A typical whirlwind day. Arrive at the office by 7:15, but no time to flirt with Gert (pictured above) because I needed to establish work assignments for the student assistants before they came in. Maybe I should make time to explore the new free for teachers accounts of Basecamp. Wednesday will be the 2nd Exam in PSY205.
I had a good but too brief Skype session with Inci Aslan for updates on her Rainbow Kids project in Turkey. Must make the time for a more leisurely follow up.
I’ve been using Skype A LOT lately now that I have mastered some software (Pamela and CallNote) that lets me easily record the conversations for later study. Recently it has proven invaluable as I attempted to mentor an undergraduate at another institution seeking advice about a survey she was conducting in Argentina.
I brief follow-up regarding several students’ letters of recommendations. Two students delightfully inform me that they have been invited for interviews (at Marquette and Illinois State, respectively). Then it is (past) time to submit a PsyCRITIQUES revision of the most interesting, provocative book I have reviewed in the past seven years. Meanwhile, my Research seminar students experience first hand the purported advantages of brain training software. There are so many claims made on the Internet and in the media in general (Science News, NPR, ABC News) about such “programs like Lumosity and Positscience. Finally, I join my research students for a brief review of SPSS. Here is YOUR chance to see how much statistics and experimental design you recall from when YOU took my course:). Try me . Hee, hee.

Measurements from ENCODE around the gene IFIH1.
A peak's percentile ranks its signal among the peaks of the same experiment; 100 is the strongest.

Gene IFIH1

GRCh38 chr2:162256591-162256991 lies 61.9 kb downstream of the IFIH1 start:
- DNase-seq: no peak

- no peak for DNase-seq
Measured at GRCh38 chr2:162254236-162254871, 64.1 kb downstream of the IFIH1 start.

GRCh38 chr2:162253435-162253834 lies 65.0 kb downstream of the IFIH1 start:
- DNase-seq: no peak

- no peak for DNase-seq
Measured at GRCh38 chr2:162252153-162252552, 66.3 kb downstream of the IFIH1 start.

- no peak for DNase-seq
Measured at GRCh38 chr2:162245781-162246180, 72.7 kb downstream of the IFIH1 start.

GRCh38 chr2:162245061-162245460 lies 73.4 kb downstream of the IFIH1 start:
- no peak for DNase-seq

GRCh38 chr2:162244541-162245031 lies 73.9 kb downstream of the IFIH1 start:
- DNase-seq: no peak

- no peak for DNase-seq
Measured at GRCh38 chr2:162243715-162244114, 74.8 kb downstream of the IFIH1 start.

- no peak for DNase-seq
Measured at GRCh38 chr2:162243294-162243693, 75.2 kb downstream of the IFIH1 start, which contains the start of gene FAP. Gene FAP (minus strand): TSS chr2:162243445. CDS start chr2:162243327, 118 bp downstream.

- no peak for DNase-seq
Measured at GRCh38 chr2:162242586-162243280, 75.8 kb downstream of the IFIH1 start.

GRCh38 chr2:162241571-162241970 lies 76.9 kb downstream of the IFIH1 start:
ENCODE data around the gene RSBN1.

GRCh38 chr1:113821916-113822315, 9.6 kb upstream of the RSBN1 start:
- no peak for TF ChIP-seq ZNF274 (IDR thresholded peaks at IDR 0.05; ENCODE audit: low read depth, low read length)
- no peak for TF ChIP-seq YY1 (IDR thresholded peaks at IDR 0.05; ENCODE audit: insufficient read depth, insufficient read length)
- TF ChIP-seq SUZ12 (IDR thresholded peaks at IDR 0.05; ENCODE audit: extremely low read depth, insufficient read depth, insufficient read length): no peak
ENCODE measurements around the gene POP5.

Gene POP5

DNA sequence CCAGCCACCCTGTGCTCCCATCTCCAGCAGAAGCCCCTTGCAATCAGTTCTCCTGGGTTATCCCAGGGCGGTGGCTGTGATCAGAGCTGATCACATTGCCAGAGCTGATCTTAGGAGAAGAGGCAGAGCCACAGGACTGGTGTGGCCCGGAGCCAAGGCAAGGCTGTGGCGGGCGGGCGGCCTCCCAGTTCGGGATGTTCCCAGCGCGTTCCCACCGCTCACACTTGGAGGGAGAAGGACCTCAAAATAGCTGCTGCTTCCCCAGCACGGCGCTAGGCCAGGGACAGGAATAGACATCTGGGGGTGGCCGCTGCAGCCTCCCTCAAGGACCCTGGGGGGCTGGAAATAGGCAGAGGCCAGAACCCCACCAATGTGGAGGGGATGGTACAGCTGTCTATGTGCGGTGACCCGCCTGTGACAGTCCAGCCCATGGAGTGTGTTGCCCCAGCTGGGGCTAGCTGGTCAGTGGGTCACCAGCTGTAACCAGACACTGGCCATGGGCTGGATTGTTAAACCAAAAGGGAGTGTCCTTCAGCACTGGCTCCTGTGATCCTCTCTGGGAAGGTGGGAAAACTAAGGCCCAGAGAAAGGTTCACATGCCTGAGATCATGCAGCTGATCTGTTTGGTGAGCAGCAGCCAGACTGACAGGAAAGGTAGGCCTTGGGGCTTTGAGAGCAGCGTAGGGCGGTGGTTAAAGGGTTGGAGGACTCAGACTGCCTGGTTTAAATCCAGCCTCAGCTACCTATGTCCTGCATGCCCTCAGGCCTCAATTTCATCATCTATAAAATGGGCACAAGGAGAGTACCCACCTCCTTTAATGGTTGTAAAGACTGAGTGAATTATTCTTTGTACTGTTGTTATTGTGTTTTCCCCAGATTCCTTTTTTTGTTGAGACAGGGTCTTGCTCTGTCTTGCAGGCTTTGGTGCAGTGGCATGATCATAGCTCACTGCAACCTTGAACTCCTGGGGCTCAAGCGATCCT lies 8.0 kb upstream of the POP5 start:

I was generally pleased with the quality of the surveys they developed using our new Gold Survey Monkey account.
So much to teach. So much to learn. So much research which could/should be done. So much to share. But the clock is winding down…
… And now it is two days later. Time to take stock while I proctor two consecutive exams for the next five hours. The book review revision was accepted for publication and forwarded to the American Psychological Association. I hope that my citation of Jane Hart’s seminal work will introduce her to a broad audience of psychology technological learning neophytes who might benefit from all she has taught me. Thank you again, inspirational Virtual Friend and Mentor.
The Gardner and Davis book is now “required reading” for all my friends, parents of friends, and “followers.” Here is a good synopsis (not mine) for those who, alas, don’t have the time to read it:)